Open mouth, insert foot. You’d think by now that members of Rep. Todd Akin’s (R-Mo.) family would have learned  to keep mum on rape metaphors. Not so.

Rep. Todd Akin (R-Mo.) speaks at a campaign rally in Nixa, Mo., on Tuesday.

Lulli Akin, the U.S. Senate candidate’s wife, has compared his abandonment by party bosses to rape.

In an interview with “The National Journal,” she first described the move to get her husband to step down from the Senate race in Missouri as “tyranny, a top-down approach.”

She went on to say, “Party bosses dictating who is allowed to advance through the party and make all the decisions – it’s just like 1776 in that way.”

That was when colonists “rose up and said, ‘Not in my home, you don’t come and rape my daughters and my … wife. But that is where we are again.”

Yes, back to rape.

You remember it was Rep. Akin’s comments during an August TV interview about a woman’s ability “to shut down” to prevent pregnancy during a “legitimate rape”  that caused this flap in the first place.

GOP leaders, from Mitt Romney on down, asked Akin to drop out of the race, after he’d won a close primary. The National Republican Senate Committee has pulled funds from Akin’s campaign, which has managed to raise more than $400,000 in online donations. (There’s even a bake sale on Facebook next week to raise money.)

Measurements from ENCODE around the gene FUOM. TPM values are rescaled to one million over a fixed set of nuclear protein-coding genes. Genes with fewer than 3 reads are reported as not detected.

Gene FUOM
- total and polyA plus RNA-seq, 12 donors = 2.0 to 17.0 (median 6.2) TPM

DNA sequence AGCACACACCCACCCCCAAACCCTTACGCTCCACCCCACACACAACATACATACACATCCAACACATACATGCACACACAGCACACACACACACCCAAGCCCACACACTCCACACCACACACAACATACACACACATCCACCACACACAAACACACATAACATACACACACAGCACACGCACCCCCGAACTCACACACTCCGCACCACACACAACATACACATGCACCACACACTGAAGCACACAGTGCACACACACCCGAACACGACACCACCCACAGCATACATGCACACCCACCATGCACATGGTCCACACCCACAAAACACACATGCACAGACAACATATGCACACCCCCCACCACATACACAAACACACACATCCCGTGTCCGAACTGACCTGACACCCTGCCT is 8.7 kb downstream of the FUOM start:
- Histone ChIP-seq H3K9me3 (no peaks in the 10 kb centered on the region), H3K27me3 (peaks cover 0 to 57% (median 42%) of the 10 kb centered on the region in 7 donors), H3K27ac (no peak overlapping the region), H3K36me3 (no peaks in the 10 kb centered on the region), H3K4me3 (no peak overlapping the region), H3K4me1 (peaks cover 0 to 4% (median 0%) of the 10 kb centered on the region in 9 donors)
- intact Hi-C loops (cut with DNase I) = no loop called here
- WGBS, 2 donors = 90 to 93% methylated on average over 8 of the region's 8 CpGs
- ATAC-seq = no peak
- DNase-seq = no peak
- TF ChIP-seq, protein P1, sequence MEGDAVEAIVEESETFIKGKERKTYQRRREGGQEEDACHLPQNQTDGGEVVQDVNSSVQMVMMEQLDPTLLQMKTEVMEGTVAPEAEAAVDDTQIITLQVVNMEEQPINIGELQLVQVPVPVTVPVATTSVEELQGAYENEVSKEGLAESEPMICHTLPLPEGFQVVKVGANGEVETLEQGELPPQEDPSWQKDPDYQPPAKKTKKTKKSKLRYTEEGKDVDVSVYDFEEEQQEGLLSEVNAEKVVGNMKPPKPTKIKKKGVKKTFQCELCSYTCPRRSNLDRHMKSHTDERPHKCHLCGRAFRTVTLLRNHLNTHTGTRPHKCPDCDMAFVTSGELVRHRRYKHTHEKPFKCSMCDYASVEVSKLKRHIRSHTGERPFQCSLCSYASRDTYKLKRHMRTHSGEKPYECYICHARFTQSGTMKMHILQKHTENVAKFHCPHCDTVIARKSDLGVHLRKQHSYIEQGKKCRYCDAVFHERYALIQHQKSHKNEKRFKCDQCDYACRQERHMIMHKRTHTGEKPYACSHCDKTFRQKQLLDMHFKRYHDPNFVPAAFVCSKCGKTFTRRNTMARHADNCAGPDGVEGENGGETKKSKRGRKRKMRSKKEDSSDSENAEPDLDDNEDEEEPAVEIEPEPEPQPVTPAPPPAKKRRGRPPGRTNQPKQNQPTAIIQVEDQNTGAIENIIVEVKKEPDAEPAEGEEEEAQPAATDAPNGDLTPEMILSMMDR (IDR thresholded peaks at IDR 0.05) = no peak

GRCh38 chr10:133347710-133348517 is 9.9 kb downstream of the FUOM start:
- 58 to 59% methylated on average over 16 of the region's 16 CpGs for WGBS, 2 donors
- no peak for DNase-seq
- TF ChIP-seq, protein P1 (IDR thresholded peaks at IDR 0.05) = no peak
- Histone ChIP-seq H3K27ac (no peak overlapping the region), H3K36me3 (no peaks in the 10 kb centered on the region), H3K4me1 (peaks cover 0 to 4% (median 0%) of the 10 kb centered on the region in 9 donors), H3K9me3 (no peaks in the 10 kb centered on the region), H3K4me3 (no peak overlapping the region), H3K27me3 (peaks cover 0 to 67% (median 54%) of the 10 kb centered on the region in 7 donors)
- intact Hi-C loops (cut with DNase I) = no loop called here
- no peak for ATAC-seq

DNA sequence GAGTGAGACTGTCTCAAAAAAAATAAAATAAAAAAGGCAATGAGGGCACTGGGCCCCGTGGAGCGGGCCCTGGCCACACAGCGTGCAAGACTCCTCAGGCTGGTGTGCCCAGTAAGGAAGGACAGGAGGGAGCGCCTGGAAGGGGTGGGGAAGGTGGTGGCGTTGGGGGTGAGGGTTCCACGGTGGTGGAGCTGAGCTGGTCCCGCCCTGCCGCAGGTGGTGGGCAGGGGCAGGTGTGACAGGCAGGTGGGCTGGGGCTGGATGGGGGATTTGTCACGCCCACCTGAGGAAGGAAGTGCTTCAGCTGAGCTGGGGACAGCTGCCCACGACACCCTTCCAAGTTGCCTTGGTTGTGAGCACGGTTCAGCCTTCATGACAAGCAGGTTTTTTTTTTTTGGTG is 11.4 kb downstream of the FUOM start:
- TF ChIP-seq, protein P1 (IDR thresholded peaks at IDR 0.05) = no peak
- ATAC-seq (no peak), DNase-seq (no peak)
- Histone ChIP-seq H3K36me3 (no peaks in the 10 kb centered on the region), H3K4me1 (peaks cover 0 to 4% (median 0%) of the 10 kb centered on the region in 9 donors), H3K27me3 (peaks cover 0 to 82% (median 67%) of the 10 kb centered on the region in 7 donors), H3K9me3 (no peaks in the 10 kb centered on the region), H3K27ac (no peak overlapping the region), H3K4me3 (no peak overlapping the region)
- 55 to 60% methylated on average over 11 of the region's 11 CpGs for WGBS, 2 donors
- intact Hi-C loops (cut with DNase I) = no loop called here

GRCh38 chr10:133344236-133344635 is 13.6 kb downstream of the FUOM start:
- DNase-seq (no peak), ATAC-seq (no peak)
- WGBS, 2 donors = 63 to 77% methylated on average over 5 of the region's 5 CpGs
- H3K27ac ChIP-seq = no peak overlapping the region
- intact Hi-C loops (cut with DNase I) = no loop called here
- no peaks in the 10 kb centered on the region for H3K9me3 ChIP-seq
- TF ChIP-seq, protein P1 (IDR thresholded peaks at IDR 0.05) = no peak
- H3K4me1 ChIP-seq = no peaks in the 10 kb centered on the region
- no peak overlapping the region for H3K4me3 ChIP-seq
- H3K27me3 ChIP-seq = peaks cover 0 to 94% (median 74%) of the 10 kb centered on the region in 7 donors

Both President Obama and Romney “seem to be embodying” a British monarch, “with all the tactics that they’ve been revealing” toward her husband, Mrs. Akin said.

Although Rep. Akin, who does like to dress up in colonial outfits for the Fourth of July (is it wrong that I think this shows a sense of fun?), said comparing his situation to the American revolutionaries was “a little more grandiose” than how he would have described it.

But there is “this tremendous sense of uprising I feel among the people I talk to,” he said.

That word “legitimate” pops up again as he refers to the primary race as “a legitimate race.”

During a campaign rally in Nixa, Mo., last week, he brought up the topic of “party bosses” who were soundly booed by the crowd in the Christian County GOP headquarters.

“We had what’s called an election,” he said. He made it plain he did not feel obligated or loyal to the Republican leadership.

That message reverberated throughout “The National Journal” profile as well.

His priority now is “to do the right thing,” he told the Nixa crowd to applause and a chorus of “amen’s.”

The right thing might be removing the word “rape” from any more comments – it’s giving opponents way too much material to mock. And if they insist?

Just remember that "no means no."

Diana Reese is a freelance journalist in Kansas City. Follow her on Twitter @DianaReese.